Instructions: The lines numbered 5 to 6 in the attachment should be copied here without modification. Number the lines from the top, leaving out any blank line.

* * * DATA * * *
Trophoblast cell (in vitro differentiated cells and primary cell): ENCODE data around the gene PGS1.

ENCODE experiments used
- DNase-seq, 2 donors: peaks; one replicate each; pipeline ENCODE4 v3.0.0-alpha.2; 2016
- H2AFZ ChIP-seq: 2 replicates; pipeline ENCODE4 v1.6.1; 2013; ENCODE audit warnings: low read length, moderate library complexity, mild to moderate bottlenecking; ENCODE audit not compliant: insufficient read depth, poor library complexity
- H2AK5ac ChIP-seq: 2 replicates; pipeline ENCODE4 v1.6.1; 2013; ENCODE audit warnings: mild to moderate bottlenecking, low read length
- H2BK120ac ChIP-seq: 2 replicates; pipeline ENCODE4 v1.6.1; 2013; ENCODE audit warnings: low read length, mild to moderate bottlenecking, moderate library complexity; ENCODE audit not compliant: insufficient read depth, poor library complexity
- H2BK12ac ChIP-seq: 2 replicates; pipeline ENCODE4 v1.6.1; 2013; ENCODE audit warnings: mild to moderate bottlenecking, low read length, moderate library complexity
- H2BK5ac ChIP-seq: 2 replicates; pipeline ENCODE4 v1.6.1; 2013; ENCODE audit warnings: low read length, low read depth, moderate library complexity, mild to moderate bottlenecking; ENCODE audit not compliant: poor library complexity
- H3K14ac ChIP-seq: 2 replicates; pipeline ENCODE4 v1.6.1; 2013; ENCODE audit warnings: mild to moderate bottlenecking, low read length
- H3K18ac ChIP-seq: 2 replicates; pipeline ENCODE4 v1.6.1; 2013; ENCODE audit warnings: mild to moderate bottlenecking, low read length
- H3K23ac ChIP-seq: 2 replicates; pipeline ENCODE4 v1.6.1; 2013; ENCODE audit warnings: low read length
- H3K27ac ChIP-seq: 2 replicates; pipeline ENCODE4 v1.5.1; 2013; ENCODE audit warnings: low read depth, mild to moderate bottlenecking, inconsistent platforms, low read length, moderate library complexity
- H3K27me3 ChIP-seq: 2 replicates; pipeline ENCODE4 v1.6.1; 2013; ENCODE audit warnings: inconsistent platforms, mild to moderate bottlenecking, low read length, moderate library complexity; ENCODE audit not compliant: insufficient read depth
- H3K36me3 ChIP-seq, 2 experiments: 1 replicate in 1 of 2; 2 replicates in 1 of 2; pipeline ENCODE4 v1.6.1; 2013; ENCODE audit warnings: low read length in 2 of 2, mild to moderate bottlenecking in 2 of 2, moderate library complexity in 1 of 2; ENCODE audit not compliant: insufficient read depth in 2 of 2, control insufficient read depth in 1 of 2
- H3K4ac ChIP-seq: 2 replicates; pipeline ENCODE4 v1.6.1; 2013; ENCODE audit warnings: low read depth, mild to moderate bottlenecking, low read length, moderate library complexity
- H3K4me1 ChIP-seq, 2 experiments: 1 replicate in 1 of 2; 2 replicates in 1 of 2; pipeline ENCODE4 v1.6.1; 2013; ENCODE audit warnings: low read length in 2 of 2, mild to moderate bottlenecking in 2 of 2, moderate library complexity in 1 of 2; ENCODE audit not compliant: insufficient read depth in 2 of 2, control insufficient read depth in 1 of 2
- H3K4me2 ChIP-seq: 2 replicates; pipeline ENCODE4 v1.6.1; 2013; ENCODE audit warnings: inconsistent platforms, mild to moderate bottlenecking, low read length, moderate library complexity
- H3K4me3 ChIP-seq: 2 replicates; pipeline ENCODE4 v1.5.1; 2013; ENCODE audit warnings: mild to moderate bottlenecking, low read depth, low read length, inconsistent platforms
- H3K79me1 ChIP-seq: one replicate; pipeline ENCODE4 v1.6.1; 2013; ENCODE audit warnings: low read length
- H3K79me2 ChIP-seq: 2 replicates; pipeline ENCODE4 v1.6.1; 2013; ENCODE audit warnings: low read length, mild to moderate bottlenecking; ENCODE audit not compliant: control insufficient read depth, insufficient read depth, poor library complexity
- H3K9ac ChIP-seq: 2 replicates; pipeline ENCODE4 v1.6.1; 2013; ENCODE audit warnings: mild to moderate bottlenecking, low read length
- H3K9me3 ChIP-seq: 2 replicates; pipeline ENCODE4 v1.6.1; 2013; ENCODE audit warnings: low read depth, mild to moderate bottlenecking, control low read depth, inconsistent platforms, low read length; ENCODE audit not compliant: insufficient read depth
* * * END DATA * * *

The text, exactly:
- H2AK5ac ChIP-seq: 2 replicates; pipeline ENCODE4 v1.6.1; 2013; ENCODE audit warnings: mild to moderate bottlenecking, low read length
- H2BK120ac ChIP-seq: 2 replicates; pipeline ENCODE4 v1.6.1; 2013; ENCODE audit warnings: low read length, mild to moderate bottlenecking, moderate library complexity; ENCODE audit not compliant: insufficient read depth, poor library complexity